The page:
Archive for March, 2010

Stars are born…

I don’t care how old you are- a birthday should be a special day for you, a day to be spoiled and appreciated and loved. And I’ve got a lot of birthday shoutouts today.

First, happy birthday Nadia, a beautiful girl I went to school with from elementary through till high school and today is a mom of two gorgeous children. Happy birthday Diodora, one of the strongest women I’ve ever met, someone who is an amazing journalist, a brave wife and now also a mom (and a great one at that, I’m sure). Happy birthday Mr. Backes, one of the best teachers I ever had, who toughened me up and was willing to give me a chance (which paid off in spades! Thanks Mr. B)

Which brings me to two of my besties- Amanda and Andrew, who are both getting old today (haha…). Amanda gives the absolute best pep talks and is always willing to listen to me to go on and on about how some editor ripped apart one of my articles. She’s one tough cookie and a terrific mom. She’s resilient and caring and fun and taller than me, which is great (lol). I feel lucky to have a woman like Amanda in my life, and I truly appreciate the countless fun times we’ve shared on vacations and pub crawls and birthdays.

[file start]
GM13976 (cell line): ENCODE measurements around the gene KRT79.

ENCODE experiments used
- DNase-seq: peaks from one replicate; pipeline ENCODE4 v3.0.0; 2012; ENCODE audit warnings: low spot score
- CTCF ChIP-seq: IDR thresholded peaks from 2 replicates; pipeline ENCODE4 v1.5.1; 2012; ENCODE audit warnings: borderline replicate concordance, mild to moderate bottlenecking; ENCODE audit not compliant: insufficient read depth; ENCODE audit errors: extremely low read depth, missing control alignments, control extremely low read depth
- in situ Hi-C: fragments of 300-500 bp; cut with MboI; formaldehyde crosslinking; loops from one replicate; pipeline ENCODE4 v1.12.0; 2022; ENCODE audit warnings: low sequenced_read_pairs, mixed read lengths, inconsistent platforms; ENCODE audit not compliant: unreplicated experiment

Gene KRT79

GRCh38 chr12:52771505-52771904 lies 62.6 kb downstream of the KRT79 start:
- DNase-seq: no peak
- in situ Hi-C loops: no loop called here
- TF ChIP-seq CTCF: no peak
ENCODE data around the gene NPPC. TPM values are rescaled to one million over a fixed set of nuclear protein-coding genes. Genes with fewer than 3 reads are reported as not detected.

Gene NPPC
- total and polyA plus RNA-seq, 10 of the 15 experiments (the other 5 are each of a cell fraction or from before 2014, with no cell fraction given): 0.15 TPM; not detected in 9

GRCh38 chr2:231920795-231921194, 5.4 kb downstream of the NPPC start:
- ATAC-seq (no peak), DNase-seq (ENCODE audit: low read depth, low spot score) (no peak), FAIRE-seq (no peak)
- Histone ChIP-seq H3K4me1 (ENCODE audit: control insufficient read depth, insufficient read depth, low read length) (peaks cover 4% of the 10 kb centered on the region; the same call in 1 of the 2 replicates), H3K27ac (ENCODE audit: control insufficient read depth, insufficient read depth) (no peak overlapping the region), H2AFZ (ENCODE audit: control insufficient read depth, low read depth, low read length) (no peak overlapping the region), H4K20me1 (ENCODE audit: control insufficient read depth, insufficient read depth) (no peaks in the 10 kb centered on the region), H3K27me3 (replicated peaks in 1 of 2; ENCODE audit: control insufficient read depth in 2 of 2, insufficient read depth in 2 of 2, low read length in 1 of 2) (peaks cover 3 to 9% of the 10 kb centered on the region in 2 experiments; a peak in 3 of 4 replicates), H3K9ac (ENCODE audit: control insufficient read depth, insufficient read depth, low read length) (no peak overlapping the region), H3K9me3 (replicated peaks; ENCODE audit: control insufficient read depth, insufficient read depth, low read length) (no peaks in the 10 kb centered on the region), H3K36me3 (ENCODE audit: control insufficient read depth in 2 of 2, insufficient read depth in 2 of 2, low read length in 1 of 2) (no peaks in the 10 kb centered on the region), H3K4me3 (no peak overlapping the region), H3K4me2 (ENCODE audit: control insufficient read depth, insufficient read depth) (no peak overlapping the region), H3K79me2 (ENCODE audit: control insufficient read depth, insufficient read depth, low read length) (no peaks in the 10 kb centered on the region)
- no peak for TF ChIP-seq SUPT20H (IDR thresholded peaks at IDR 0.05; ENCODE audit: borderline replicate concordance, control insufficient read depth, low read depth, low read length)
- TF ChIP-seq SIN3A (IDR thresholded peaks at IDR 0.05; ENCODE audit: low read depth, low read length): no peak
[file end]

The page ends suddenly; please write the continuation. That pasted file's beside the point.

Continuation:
Andrew I’ve known since I met my husband (they’re cousins), and other than my dad, no one makes me laugh harder than he does (I’ve saved his phone messages for weeks). Despite the fact he’s “one of the boys,” I’ve always felt a bond with Andrew. He’s always supported my schooling and career, he’s been the perfect sidekick to secretly hide out with at the bar taking shots while avoiding “certain groups” of people at the pub, and anytime I felt like talking about goats, I knew I could go to him.

Friends like Amanda and Andrew are what make ordinary dinners fun, random afternoons memorable, and birthday celebrations special. And that’s why they deserve only happiness, laughter and fun today and all year long…

On March 30th quite a few stars were born!


One of life’s greatest moments